FooDCcrave will be taking a bit of an international twist for the next 6 weeks. For the first several days, Liz and I will both be abroad. She's traveling in Istanbul with her main squeeze and I'm on a southeast Asian vacation with my BFF, Jackie. After our vacation ends, I'll be working in Bangalore for four weeks.
Jackie and I departed the U.S.on Wednesday morning at 6:30 am. We arrived to our hotel in New Delhi at 5 pm local time on Thursday. After over 24 hours of traveling, we weren't really up for exploring the city and opted to dine at one of our hotel's amazing restaurants.
We stayed at the ITC Maurya. NBD but this is the same hotel President Obama stayed at when he visited India in January. When he stayed there, the hotel was entirely shut down. We didn't receive the same treatment, but it was still a great experience! The most famous restaurant in our hotel is Bukhara but we opted to dine instead at Dum Pukht.
The restaurant was a great (high end) way to transition into Indian cuisine. We didn't mind shelling out the extra bucks to make sure we had a safe and delicious meal. From the moment we arrived, the staff was very attentive and took the time to help us select a great shared meal.
We started with the Murgh Tandi Tikka. This dish was my favorite of the entire meal. A traditional kabob style chicken, it was marinated in cumin, grilled and served with a flavorful tikka, or buttery sauce. It was topped with silver leaf, which we were told helps with digestion.
Next, we sampled the yellow lentils, or Dal Dum Pukht. The lentils were seasoned with yellow chiles and a yogurt sauce. They were very saucy and the lentils had almost a purred appearance. We both loved this dish, especially when topped with the mint sauce accompaniment we were provided with.
Along with the lentils, we had another chicken dish called Murgh Rizala. This was my least favorite dish of the meal. The flavors were decent, but nowhere near as decadent as the kabob. Also, I think it was a different cut of the chicken, perhaps darker meat, which I don't love. The sauce was supposed to be almond and yogurt based, but neither of those flavors came through to me. It wasn't a bad dish, just not as exciting the others.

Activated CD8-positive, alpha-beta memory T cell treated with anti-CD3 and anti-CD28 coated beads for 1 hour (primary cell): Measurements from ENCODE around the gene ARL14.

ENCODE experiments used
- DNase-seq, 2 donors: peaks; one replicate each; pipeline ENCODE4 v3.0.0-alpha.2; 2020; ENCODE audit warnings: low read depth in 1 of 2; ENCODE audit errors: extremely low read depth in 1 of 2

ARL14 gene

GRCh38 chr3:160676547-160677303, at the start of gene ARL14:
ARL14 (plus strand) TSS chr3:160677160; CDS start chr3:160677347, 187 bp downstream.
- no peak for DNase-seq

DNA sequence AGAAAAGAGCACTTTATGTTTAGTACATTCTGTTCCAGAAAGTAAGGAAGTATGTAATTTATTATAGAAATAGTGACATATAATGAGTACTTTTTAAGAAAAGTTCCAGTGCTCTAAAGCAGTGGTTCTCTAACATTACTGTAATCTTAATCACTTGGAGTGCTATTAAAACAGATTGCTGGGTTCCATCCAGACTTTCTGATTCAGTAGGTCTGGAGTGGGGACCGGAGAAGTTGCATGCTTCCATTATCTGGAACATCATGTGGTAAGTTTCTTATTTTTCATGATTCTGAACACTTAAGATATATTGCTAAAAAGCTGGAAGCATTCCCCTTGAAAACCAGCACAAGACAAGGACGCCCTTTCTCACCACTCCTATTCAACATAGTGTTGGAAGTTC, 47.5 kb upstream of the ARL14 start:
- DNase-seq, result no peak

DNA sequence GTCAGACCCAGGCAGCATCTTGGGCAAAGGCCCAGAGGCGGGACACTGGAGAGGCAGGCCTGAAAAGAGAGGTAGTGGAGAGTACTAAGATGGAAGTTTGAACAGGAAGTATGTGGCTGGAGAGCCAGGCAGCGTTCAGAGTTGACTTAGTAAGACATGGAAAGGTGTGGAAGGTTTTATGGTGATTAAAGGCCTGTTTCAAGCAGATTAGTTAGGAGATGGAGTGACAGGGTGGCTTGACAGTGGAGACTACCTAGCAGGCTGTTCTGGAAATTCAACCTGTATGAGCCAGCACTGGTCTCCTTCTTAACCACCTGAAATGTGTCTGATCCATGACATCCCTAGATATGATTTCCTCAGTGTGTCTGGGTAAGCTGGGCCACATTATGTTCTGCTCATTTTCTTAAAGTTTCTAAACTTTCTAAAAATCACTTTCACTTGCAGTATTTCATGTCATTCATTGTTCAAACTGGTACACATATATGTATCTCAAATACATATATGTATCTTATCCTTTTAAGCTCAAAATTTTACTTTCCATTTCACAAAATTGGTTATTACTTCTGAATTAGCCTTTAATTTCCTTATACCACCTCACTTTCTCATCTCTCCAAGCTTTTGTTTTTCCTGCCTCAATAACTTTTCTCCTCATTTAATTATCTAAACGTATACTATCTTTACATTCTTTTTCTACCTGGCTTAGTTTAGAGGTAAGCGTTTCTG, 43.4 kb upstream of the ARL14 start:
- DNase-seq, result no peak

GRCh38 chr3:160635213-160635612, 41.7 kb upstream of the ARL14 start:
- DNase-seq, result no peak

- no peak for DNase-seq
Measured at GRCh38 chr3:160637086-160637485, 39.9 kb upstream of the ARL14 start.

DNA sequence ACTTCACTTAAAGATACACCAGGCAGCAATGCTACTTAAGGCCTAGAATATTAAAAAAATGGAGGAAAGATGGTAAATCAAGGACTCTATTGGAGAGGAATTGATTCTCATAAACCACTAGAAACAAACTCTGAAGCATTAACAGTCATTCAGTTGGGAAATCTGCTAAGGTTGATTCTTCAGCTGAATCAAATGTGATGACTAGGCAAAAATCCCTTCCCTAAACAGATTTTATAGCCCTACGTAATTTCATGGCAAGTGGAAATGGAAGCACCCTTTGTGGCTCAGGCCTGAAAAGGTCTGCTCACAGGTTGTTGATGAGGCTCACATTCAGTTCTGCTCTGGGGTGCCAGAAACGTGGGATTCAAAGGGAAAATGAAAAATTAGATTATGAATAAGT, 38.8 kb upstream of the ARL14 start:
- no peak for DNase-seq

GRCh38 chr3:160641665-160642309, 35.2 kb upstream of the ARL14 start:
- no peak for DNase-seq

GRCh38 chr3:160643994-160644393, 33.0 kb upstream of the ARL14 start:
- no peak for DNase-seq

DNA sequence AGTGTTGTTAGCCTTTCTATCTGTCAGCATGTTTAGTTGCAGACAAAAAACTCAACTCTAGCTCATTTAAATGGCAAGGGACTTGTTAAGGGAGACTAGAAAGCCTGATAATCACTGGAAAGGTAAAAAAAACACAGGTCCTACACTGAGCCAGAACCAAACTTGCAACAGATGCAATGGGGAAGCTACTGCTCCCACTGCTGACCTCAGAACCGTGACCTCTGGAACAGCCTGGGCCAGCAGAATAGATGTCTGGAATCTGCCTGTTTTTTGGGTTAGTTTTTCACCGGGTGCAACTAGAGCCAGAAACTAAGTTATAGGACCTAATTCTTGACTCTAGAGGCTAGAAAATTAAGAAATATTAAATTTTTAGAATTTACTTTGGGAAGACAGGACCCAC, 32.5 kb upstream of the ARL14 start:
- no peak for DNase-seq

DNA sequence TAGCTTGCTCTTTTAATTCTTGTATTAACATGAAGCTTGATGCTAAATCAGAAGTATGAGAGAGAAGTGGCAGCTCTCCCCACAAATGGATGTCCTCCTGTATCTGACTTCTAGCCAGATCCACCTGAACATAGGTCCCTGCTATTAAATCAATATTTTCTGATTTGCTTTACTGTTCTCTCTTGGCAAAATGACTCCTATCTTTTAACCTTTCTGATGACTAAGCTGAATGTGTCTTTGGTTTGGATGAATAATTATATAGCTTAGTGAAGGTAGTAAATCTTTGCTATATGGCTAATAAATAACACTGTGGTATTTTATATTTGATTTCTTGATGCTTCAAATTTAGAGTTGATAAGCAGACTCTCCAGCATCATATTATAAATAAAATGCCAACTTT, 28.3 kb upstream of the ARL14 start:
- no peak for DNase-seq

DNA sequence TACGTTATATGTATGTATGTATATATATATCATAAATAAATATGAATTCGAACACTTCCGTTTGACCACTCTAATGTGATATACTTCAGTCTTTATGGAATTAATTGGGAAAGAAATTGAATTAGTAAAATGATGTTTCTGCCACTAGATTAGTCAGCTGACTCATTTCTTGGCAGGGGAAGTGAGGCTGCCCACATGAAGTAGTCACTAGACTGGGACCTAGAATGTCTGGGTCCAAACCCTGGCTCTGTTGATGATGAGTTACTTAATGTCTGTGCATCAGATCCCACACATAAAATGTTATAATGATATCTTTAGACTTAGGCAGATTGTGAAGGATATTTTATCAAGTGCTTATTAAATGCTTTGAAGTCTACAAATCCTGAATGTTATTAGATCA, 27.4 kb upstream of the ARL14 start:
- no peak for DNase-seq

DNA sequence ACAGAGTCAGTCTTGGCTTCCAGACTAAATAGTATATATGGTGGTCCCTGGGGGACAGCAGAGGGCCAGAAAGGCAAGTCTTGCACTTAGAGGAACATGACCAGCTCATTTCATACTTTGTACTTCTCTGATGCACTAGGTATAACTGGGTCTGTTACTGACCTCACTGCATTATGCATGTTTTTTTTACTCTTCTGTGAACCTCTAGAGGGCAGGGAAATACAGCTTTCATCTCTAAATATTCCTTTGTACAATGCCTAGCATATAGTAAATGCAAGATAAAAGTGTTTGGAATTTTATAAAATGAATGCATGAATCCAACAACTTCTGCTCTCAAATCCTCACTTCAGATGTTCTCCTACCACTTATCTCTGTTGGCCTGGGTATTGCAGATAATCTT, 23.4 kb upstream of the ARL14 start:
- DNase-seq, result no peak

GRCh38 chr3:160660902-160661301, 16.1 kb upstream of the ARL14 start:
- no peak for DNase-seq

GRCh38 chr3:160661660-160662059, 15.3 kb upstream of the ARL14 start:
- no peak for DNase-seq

The last course we ordered was the lamb biryani. Let me preface this by saying I do not like lamb. But, wow. This dish was simply amazing. I am a biryani lover, and have been fortunate enough to sample a co-workers mom's Pakistani goat biryani on numerous occasions. So, I was excited to see how they compared. The dishes were quite similar, although the Pakistani version is somewhat more spicy and herb-flavored. The Indian biryani was cooked in a ceramic pot that was sealed off with what looked like dough. It cooked over a low fire for 25 minutes before being served along with a yogurt sauce. The lamb was outstanding. Truly like no other lamb I've ever tasted before, it fell off the bone and melted in your mouth.
After all these courses we were stuffed beyond belief. Numerous waiters kept asking us if we wanted dessert, to which we respectfully decline. Well, I am thinking that maybe in India when you are offered dessert, you don't refuse. Because soon enough, we were presented with julienned rose petals in a spiced condensed milk. It was delicious. Aromatic, delicate, and sweet.
Last, we were offered beetle leaves that were filled with spices to help with digestion. We were a bit confused when we were told not to swallow them, but rather put the whole thing in your mouth, chew it for a while, and spit it out. We took cautious bites, but weren't in love. They tasted like, well, leaves filled with fennel.
Overall, this meal was a great way to kick off our 4 days in India. It was pricy, at around $75 per person including tip, but well worth it in my opinion. The staff were incredibly attentive and helpful, but were very confused about why I wanted to photograph all the food. Not sure they are as familiar with food bloggers as restaurants in the States are!
See you from Jaipur!